I think the best way to look at this is to imagine what it would look like if the Republicans were not stopped by the courts and instead got their way. The legal system would cease to exist as we know it. Judges that ruled against the GOP would be replaced through a variety of means, depending on the state. Unwelcome rulings would be dealt with by rewriting the law to make what was illegal yesterday legal tomorrow. Democratic governors would be stripped of all their powers and districts down to the school boards would be redrawn to favor the Republicans. Vacancies in the legislature would be left vacant if they have any chance of being filled by Democrats, but seats that favor Republicans would be filled immediately. Civil rights enforcement would not exist and black populations would either be corralled or split up and weakened. All manner of voter disenfranchisement would become legal and the new norm in our elections.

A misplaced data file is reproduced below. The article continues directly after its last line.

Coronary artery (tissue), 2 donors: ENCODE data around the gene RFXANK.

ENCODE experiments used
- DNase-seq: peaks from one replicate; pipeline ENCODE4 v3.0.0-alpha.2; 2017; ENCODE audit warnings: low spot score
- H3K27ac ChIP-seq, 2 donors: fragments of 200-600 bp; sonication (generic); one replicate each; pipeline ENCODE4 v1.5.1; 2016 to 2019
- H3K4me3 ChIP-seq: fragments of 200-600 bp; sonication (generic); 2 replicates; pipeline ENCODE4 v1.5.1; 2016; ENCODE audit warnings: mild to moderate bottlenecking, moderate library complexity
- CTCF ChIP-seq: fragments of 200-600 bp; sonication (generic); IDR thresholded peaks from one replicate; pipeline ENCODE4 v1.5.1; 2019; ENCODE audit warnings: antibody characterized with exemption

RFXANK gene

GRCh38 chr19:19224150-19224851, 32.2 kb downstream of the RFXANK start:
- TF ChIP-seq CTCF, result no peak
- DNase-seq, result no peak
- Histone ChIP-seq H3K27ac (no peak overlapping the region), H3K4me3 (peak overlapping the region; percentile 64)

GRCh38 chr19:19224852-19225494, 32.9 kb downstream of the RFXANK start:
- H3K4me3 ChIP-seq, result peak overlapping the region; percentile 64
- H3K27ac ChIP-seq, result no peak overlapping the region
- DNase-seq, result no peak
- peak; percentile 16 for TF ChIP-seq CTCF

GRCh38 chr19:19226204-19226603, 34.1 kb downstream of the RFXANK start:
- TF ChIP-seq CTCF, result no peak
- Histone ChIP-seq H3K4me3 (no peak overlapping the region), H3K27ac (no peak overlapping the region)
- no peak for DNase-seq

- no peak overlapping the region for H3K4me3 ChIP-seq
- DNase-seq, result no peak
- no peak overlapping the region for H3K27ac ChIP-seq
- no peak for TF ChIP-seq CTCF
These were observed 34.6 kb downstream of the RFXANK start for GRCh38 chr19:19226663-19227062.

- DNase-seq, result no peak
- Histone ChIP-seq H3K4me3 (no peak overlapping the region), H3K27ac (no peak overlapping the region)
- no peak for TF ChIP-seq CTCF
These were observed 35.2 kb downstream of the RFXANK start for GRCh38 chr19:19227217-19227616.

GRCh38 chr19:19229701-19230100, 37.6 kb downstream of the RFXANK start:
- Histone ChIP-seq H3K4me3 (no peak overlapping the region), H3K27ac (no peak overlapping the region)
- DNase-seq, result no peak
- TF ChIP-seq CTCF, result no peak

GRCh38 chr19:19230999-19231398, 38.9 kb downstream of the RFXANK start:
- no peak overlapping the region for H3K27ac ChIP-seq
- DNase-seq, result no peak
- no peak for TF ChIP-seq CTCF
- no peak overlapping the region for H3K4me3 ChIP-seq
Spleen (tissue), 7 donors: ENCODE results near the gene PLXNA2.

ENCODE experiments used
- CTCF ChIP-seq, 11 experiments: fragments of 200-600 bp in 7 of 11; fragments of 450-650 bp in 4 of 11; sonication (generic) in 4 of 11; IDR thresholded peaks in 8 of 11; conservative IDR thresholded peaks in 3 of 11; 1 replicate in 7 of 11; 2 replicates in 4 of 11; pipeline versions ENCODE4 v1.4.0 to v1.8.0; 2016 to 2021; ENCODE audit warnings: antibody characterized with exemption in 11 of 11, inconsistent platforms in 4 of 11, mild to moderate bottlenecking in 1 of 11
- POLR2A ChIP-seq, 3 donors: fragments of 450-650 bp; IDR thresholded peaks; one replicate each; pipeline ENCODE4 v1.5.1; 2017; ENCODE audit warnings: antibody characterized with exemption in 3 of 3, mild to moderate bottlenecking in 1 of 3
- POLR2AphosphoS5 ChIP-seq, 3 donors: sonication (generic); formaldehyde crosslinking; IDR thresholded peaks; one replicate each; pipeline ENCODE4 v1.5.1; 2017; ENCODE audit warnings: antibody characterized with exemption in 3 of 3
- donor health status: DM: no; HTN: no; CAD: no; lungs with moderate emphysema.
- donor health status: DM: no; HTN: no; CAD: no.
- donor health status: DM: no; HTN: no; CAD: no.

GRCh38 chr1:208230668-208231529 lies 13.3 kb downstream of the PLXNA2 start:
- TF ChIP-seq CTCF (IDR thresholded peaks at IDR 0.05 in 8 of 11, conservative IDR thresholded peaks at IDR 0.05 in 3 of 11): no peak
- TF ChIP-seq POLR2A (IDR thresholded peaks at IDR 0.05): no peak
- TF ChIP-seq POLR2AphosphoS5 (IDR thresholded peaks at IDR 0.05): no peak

The Democrats aren’t sitting still for this. They’re making it easier for people to vote wherever they have the power to do so. For example, in Washington state the legislature just passed automatic registration, Election Day registration, pre-registration for 16 & 17-year-olds, and a state Voting Rights Act. Democratic Gov. Jay Inslee signed these reforms into law last week.

At a bill signing ceremony in Tukwila, Inslee called it a historic day. And the Democrat contrasted Washington to states that have passed voter ID laws.

“In 20 other states, there have been venal, evil efforts to suppress voters, to suppress the ability of people to get to the ballot box,” Inslee said. “I’m proud in our state we’re making it easier to vote, not harder. That’s what Washington state is about.”

Maybe too much is said about swing voters who seem more and more not to actually exist. But I think most people are not overly political and while they may lean right or lean left, they don’t want a political and legal system based on the exercise of raw power. It ought to mean something to them that the Democrats are trying to increase civic participation in our elections and that the Republicans are using a huge percentage of their energy and resources devising ways to game the system so that voters have no say.

Martin Longman

Martin Longman is the web editor for the Washington Monthly. See all his writing at